Epithelial-connective tissue interactions induced by TR are essential for adult stem cell development in the Xenopus laevis intestine.

We previously showed that adult intestinal stem cells originate from differentiated larval epithelial cells in the Xenopus laevis intestine. To determine whether TH signaling in the epithelium alone is sufficient to induce adult stem cells, we performed recombinant tissue culture experiments by using transgenic Xenopus laevis tadpoles that express a dominant positive TH receptor (dpTR) under the control of a heat shock promoter, enabling us to specifically activate TH signaling in selective tissues in the intestine. Our results indicate that, while adult progenitor cells may be induced by TH action in the larval epithelium, TR–mediated gene expression in the surrounding tissues, most likely the connective tissue, is required for such tissues to develop into adult stem cells, suggesting the importance of TH–inducible epithelial-connective tissue interactions in establishing the adult stem cell niche.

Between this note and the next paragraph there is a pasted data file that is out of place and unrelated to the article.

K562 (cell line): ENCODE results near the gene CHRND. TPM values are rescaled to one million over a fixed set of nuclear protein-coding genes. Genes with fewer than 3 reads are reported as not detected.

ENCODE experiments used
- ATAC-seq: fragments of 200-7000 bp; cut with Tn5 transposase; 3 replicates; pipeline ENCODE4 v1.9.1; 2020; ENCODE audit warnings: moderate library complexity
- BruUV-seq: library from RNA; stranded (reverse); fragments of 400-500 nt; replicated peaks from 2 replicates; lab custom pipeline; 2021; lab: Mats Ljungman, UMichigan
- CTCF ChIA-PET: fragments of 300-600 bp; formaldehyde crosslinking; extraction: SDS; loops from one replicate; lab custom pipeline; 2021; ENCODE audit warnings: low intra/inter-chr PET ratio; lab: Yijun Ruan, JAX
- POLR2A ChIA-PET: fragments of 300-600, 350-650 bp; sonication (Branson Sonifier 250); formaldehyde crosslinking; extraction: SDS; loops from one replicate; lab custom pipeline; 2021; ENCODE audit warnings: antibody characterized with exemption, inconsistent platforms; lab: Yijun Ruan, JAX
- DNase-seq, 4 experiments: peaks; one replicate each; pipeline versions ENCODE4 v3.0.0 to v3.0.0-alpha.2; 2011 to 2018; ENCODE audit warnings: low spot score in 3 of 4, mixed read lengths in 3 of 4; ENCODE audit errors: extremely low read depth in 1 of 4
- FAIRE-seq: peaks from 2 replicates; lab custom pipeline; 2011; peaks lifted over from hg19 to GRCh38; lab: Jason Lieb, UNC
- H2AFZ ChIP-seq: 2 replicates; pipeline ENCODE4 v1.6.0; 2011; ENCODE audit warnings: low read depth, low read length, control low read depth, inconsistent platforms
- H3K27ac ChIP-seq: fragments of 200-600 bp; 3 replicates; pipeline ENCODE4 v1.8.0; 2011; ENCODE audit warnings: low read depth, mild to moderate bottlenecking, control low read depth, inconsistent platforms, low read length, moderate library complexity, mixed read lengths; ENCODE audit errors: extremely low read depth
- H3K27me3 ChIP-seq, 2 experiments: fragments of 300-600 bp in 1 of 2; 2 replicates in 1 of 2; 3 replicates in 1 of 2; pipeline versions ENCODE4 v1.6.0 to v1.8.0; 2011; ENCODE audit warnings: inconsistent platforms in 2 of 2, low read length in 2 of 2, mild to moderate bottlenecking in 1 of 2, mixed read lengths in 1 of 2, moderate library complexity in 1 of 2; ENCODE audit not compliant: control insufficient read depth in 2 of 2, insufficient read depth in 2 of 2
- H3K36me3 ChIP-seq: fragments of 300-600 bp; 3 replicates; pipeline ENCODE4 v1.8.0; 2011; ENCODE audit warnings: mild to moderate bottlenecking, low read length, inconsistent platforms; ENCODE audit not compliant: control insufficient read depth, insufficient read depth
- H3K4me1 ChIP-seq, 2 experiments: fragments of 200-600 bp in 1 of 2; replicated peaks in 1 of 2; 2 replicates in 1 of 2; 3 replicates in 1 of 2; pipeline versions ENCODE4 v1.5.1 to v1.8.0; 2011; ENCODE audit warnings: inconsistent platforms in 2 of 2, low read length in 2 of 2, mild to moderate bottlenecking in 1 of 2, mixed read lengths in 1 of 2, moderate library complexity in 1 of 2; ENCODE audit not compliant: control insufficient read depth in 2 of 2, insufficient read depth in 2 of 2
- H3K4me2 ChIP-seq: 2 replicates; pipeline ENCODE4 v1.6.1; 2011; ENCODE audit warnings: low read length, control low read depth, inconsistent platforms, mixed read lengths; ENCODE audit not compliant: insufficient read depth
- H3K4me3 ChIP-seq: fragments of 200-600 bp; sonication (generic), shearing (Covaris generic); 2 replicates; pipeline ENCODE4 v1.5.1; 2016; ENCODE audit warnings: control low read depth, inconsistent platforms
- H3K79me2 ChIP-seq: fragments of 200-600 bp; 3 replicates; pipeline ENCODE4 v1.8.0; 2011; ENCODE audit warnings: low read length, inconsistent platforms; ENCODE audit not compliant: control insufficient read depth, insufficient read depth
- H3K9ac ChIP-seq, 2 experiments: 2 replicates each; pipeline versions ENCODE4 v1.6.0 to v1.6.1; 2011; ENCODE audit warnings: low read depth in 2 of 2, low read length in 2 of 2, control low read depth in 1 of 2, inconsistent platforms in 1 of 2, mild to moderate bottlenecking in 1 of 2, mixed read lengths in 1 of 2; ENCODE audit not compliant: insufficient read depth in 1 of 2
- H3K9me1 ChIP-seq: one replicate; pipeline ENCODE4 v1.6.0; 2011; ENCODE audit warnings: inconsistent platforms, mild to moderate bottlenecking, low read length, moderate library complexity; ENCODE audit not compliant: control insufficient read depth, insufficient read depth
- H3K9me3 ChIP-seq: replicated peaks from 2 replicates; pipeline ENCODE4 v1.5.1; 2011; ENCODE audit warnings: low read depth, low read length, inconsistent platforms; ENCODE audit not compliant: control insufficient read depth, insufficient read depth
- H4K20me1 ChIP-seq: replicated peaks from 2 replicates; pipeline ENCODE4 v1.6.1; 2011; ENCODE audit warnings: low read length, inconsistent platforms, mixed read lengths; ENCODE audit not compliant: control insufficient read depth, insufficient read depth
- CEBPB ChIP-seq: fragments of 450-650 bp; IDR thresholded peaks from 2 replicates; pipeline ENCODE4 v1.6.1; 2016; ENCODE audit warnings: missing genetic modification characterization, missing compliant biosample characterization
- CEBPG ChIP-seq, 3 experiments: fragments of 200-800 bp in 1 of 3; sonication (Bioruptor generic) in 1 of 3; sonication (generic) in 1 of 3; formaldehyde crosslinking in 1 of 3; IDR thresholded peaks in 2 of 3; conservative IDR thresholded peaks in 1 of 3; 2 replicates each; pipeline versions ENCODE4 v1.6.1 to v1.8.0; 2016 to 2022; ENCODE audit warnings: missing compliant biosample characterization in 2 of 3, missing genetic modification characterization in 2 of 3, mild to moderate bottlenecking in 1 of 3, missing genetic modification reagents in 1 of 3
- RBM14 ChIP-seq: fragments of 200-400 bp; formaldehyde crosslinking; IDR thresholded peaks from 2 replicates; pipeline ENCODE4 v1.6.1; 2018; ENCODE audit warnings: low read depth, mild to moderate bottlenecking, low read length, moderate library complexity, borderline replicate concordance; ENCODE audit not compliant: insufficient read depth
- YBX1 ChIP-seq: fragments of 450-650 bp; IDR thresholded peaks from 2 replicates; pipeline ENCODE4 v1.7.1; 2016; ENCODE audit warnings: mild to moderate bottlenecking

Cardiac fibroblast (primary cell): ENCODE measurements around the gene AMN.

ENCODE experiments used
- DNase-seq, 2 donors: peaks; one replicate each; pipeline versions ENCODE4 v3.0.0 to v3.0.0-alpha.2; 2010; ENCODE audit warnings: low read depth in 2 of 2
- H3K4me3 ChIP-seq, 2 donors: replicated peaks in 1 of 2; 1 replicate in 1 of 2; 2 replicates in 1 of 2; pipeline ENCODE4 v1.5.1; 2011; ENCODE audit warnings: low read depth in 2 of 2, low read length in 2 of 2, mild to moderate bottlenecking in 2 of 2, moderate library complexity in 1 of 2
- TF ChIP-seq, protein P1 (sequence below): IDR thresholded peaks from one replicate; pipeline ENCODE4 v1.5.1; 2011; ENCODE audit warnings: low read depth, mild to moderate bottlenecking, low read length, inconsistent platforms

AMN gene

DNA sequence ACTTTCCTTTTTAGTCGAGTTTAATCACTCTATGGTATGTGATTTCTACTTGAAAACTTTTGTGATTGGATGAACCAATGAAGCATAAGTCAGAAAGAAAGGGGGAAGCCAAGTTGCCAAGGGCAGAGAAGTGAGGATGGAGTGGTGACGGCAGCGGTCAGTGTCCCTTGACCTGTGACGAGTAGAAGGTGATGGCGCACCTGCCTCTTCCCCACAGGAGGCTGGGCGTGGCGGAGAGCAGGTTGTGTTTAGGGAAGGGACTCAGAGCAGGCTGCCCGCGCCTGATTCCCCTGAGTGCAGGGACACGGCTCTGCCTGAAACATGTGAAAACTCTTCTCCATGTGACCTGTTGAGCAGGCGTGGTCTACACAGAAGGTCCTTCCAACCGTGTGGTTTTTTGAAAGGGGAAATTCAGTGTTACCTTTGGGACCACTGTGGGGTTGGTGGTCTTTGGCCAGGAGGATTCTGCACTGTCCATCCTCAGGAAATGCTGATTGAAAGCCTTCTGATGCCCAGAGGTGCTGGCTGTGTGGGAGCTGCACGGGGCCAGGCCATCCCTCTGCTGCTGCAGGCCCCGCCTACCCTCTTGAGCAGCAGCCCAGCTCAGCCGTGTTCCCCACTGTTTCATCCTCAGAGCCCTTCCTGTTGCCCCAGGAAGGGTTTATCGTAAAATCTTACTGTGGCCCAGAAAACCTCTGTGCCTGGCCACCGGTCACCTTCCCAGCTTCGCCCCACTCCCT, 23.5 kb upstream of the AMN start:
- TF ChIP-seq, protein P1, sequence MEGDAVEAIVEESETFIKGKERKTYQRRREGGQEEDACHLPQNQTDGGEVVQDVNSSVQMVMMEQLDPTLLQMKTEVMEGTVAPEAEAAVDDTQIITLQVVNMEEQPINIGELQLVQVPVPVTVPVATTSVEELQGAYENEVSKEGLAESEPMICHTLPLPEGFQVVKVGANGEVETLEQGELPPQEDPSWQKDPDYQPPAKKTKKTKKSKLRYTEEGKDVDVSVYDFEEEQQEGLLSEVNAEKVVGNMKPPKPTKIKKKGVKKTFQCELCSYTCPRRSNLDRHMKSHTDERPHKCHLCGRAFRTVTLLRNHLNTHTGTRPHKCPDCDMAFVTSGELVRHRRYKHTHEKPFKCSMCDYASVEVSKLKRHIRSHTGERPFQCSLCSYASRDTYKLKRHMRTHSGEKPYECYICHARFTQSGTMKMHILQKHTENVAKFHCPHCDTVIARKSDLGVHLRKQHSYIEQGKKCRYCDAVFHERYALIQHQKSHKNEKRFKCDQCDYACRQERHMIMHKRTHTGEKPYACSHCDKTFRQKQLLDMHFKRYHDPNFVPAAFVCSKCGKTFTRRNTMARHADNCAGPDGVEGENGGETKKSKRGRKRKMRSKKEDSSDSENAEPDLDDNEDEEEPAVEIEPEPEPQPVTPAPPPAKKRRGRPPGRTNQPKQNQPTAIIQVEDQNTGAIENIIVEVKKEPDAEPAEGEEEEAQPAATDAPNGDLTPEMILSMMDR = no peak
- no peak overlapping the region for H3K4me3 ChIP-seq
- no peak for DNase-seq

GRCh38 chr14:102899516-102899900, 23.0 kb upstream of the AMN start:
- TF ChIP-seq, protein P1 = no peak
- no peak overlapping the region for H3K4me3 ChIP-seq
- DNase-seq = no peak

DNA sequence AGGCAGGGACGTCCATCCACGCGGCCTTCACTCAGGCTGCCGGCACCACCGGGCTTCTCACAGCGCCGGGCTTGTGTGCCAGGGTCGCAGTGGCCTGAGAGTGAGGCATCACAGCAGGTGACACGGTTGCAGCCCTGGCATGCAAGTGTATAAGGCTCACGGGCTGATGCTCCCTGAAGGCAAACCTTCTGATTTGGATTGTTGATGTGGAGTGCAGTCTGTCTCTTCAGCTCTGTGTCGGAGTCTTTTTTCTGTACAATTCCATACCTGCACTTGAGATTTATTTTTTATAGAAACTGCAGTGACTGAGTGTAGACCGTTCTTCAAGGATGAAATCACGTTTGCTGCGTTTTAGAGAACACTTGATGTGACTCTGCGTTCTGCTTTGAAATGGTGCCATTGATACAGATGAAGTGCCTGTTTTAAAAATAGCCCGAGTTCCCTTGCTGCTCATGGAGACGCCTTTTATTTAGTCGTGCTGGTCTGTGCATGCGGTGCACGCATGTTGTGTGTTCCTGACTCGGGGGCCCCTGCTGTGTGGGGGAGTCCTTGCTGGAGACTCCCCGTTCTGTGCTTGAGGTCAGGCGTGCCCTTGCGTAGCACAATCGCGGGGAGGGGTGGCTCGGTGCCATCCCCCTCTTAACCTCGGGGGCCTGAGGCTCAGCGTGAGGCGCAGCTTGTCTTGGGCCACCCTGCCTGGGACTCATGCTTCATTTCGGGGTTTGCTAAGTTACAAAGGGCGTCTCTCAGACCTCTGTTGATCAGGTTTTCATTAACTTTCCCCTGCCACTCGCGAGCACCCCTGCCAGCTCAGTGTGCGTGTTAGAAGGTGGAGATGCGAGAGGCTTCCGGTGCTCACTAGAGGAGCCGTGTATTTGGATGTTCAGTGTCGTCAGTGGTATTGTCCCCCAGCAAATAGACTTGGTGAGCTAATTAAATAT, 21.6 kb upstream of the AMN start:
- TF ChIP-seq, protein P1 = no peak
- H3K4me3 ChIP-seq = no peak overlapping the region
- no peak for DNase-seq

To investigate the underlying mechanism, we have been studying the signaling processes that may affect cell-cell interactions. We showed previously that, during Xenopus laevis metamorphosis, Sonic hedgehog (Shh) is directly induced by TH at the transcription level—one of the earliest events during intestinal remodeling. However, regulation of other components of the signaling pathway remains to be analyzed. We analyzed the spatiotemporal expression of the Shh receptors Patched-1 (Ptc-1) and Smoothened (Smo) as well as Shh's downstream transcription factors Gli1, Gli2, and Gli3 during natural and TH–induced intestinal remodeling. We showed that all genes examined were transiently up-regulated in mesenchymal tissues during intestinal metamorphosis. Interestingly, in the presence of protein synthesis inhibitors, only Gli2 was induced by TH, suggesting that Gli2 is a direct TH–response gene, while the other factors are likely indirect ones. Furthermore, we demonstrated in the organ culture experiment that overexpression of Shh enhances the expression of Ptc-1, Smo, and the genes encoding the Gli factors even in the absence of TH, indicating that Shh regulates its own pathway components during intestinal remodeling. These findings indicate that Shh, expressed in the epithelium, regulates mesenchymal tissue development, which in turn facilitates the development of the adult intestinal stem cells during metamorphosis.